Becoming boxer Mike Tyson

What you need to know:

After losing his  golden watch,  Matogo  following advice from his friend Patrick, decides to hit the gym and build up some muscles to fight next time  something of his is stolen


When I completed high school, I was on a high. I had just got a job, so my mother bought me a gold watch. It would shimmer in the sun and sparkle in the night. 

Oh yes, it was the kind of “bling” that made the heart sing. So every five minutes, I would check the time. That way, I could admire it and congratulate myself at the same time. Also, I’d make sure that everyone saw it.

If someone asked for directions to someplace, I would raise my left hand with elaborate hand gestures to direct them. In doing so, they couldn’t possibly miss seeing my watch.

People had to recognise that I had the ultimate timepiece. But sadly, one day I attracted the wrong kind of recognition and the watch was stolen.
I was anguish-ridden.
So I went to see the one friend who might help me redeem the situation.

Patrick was relaxing at home when I strode into his place with eyes cast downwards and shoulders stooped. I was broken, and my friend Patrick instantly could see that I was of a piece with the sadness that comes with loss.  

“Philip, I am sorry that your watch was stolen but I can assure you that it is a blessing in disguise because now you can plan some revenge,” he said. 

He then went on to advise me to hit the gym or go to self-defense classes. That way, I could beat down any future watch grabber.
I thus took his advice and hit the gym.
When I got there, I found a number of body building freaks whose huge chests tapered down to thin waists. Their torsos glistened like Vaseline on a light bulb, with huge biceps. 

It was a sweat shop, and everyone was lifting heavy weights.
I was about to turn back and leave. But then an image of my stolen watch came into my head. That’s when I stopped and let the theme song of the Sylvester Stallone movie Rocky play in my head.
Unfortunately, the weights were too heavy!

At one point, a tough looking female gym instructor had to help me lift them. Still, I was there for an hour. 
Then I left thereafter with more ounce to my bounce. But, tragically, the morning after, I couldn’t straighten my arms.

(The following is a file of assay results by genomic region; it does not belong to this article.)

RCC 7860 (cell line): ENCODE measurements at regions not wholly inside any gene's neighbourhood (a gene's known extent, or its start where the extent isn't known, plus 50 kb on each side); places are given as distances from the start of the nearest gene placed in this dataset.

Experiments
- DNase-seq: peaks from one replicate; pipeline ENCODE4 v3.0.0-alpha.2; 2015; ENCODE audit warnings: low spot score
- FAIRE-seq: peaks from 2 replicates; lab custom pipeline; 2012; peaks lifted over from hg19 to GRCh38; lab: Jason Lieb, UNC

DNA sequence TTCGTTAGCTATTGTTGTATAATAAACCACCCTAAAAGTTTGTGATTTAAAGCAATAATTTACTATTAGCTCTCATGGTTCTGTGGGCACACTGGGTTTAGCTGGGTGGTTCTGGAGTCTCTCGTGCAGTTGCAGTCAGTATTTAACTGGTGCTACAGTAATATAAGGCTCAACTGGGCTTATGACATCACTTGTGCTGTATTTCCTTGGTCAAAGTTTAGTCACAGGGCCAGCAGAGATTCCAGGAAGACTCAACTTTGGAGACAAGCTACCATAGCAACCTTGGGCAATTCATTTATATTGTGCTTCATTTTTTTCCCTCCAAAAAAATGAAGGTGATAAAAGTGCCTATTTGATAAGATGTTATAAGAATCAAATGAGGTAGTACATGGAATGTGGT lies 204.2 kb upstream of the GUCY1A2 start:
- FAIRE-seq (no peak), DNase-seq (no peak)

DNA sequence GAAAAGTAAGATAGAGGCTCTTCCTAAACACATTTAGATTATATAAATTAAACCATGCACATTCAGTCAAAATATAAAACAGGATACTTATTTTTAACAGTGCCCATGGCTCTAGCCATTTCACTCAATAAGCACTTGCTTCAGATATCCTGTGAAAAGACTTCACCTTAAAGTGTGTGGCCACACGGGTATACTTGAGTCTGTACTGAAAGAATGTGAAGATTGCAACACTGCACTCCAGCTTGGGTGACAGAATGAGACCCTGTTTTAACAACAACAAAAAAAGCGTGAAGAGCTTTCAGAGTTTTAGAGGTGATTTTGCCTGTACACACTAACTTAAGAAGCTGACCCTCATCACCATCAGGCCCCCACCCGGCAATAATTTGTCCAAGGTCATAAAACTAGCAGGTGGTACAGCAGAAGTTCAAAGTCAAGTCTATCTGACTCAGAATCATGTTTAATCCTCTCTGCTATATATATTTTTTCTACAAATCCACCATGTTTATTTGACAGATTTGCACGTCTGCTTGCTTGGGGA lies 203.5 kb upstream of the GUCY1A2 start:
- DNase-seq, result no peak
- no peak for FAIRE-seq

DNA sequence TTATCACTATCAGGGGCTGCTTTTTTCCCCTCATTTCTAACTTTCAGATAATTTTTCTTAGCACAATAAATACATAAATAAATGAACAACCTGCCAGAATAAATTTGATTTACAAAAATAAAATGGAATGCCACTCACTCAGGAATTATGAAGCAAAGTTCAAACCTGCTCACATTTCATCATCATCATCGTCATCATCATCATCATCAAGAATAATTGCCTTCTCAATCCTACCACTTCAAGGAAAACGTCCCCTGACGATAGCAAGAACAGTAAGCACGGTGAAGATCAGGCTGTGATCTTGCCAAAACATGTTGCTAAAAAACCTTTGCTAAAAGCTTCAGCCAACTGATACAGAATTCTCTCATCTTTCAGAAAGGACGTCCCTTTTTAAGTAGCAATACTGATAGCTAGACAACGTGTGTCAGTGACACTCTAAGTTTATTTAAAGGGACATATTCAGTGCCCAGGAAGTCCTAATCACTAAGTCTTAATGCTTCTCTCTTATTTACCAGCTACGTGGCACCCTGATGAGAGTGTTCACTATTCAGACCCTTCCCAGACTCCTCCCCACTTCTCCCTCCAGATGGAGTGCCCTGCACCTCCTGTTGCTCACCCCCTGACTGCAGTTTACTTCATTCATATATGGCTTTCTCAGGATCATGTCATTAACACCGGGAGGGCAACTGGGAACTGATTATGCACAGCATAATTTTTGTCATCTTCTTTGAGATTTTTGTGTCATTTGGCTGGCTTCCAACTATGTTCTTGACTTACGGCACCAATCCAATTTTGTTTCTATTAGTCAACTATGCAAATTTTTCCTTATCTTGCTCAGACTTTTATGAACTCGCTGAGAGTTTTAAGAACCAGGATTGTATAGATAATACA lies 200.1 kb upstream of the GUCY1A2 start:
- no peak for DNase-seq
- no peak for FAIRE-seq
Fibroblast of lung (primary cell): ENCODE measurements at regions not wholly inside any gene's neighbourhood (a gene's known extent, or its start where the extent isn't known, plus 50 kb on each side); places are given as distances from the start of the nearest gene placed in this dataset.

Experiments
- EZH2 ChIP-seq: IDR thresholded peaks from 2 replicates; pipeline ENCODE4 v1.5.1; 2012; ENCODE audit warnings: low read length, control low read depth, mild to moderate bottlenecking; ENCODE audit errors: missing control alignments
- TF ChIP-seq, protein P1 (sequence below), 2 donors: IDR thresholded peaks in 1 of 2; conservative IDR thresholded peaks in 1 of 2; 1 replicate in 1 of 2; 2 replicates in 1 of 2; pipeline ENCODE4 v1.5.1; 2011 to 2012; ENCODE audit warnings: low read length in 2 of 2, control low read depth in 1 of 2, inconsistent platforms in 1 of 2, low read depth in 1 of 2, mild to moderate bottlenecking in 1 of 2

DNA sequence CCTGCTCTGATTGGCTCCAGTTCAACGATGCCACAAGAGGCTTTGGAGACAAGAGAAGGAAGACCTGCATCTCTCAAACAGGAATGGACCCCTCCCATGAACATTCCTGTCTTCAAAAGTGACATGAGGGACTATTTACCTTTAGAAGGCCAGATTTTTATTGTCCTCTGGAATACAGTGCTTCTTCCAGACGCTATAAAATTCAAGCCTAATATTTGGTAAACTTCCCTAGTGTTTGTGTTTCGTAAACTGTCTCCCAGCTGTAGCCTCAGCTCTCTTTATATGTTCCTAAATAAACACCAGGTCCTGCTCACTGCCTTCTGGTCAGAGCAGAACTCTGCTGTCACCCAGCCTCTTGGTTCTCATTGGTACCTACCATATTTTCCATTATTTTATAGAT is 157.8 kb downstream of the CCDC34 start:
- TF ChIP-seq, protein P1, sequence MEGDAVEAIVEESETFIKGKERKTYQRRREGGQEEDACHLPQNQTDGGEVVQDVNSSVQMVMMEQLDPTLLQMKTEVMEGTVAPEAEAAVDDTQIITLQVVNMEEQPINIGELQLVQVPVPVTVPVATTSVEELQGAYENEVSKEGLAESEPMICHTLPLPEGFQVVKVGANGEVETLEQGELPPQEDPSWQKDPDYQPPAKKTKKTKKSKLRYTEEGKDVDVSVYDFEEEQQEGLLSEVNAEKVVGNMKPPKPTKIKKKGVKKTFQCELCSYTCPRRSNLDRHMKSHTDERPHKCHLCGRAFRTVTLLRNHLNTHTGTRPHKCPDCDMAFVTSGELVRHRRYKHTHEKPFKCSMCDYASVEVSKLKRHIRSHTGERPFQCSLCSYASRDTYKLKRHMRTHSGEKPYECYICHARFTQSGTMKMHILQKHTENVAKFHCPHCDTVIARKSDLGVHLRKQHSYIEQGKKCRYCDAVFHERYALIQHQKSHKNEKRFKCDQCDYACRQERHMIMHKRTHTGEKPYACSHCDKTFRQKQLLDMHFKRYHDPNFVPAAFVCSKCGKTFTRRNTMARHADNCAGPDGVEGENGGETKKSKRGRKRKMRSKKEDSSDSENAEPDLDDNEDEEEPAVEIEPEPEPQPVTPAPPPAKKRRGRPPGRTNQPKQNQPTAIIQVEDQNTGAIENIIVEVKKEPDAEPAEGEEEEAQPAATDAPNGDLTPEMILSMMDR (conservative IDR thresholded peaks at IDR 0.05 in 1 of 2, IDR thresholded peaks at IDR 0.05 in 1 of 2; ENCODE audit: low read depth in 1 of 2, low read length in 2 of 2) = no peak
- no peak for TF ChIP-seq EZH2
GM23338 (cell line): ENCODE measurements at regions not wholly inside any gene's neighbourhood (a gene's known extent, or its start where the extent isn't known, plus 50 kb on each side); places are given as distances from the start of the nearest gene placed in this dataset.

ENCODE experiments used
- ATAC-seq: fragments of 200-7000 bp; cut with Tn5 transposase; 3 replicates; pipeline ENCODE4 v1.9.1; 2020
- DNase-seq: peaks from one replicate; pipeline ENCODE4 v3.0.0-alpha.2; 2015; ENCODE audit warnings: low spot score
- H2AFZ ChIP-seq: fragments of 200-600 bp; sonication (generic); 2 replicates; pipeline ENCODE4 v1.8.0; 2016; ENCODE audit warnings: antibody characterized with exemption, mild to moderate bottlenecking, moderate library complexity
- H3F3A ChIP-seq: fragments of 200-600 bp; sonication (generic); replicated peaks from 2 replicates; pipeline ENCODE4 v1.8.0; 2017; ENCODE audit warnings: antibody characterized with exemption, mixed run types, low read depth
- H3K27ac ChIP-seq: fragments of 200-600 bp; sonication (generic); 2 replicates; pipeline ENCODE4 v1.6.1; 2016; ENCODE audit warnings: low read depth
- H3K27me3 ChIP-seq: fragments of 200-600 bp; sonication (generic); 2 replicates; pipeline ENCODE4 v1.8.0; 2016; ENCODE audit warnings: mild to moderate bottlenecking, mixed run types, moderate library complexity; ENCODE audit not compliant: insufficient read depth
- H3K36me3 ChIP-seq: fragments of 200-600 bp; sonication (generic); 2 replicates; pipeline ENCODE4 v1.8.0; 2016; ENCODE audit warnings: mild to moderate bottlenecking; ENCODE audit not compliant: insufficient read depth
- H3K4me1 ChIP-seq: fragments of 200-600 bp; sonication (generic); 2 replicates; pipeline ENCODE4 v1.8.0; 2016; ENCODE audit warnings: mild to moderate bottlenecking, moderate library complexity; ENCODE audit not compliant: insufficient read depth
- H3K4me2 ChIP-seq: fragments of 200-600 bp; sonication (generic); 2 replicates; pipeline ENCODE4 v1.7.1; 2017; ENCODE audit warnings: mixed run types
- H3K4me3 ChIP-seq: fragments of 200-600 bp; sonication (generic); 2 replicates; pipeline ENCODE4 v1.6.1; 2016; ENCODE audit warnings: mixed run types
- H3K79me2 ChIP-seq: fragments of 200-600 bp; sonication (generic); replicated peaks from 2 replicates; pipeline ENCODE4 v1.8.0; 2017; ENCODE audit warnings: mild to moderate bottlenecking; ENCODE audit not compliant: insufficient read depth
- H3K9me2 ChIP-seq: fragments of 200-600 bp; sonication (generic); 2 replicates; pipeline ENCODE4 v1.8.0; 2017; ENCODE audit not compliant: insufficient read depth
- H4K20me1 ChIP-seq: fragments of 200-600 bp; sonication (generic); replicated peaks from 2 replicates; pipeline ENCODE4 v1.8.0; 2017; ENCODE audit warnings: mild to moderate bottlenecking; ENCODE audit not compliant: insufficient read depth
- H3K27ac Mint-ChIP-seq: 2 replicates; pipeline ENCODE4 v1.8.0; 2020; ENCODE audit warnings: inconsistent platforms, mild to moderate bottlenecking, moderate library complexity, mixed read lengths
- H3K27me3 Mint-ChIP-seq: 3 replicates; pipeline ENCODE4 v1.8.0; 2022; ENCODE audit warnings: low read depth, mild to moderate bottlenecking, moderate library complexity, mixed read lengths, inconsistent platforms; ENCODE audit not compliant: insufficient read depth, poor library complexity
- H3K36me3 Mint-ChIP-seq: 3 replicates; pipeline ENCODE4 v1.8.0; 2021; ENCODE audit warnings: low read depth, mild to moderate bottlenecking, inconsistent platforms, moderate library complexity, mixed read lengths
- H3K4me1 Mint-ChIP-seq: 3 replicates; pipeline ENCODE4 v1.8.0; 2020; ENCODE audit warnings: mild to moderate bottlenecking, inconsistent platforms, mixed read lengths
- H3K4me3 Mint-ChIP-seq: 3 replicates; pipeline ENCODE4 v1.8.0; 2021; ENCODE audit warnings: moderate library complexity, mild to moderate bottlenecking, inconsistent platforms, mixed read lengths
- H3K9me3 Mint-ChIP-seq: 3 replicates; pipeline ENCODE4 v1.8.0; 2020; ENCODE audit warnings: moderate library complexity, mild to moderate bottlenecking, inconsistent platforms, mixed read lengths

Yep, both my arms were locked in arm-wrestling posture for a week. It was like I was on the verge of a hug  every moment.
It was time to hit self-defense classes. So I hit the boxing club in Kololo, when my arms straightened up. 
When I got there, I saw muscled and chiseled dudes that had hospital handshakes…as they squeezed your hand beyond breaking point. I thus stepped up to the instructor.

“My name is Philip Matogo,” I said and then went on to explain why I was there. 
“Yes, Matovu…” he started in reply. But I cut him off. 

“I said Matogo.” “Okay, Katogo,” he misfired again.“No, it is actually Matogo…with a silent ‘K’,” I said politely.
“Sawa….Bwana Matako…I want you to  run to town and back immediately. Then we begin hard things,” he said brusquely.
He had made a mess out of my name and so I didn’t dare ask him what he meant by ‘hard things’. I thus ran to town, and back.

As soon as I returned, sweaty and exhausted, he barked at me.
“Now, punch that tree….for 30 minutes!”
Punch a tree? No way. “I would much rather do some pushups or spar with someone,” I pleaded.“I would much rather….,” he mimicked me.

Then he said, “Bra, Bra, Bra!” (As in “Blah, Blah Blah.”)
He was eye-rolling, with rising impatience. I could see he was getting mad. Then, suddenly, his scowl evened out into a smile and he said, “Sparring, okay. Kato come here and spar with Matako.”
“My name is really Matogo…”

“Shut up and box!” he shouted.
When I saw my sparring partner, I was shell-shocked. He looked like he ate cement and burped concrete lullabies for opponents such as me.

His eyes needled me as he raised his arms. I felt like screaming ‘fire!’ while pointing behind him. So that he would turn around to look, and see nothing. And by the time he turned around again to face me, he’d only see me in the form of a hard punch. 

But I vetoed that plan when I remembered that I might break my knuckles on his steely jaw.
Beads of sweat now collected on my brow as all the other boxers gathered around us, tittering and snarling. I thus took one step back, raised my hands in surrender and then ran for my life!

A few weeks later, I was downtown on Wilson Road.  Some unwashed and unshaven dude stepped up to me and furtively looked around. Then he flashed a stolen glittering timepiece before my eyes. It was for sale.  Wait a minute, it was my watch!!!
I thought of Patrick and how right he was: if I had learnt how to fight, I would have jujitsu-fied this thug.

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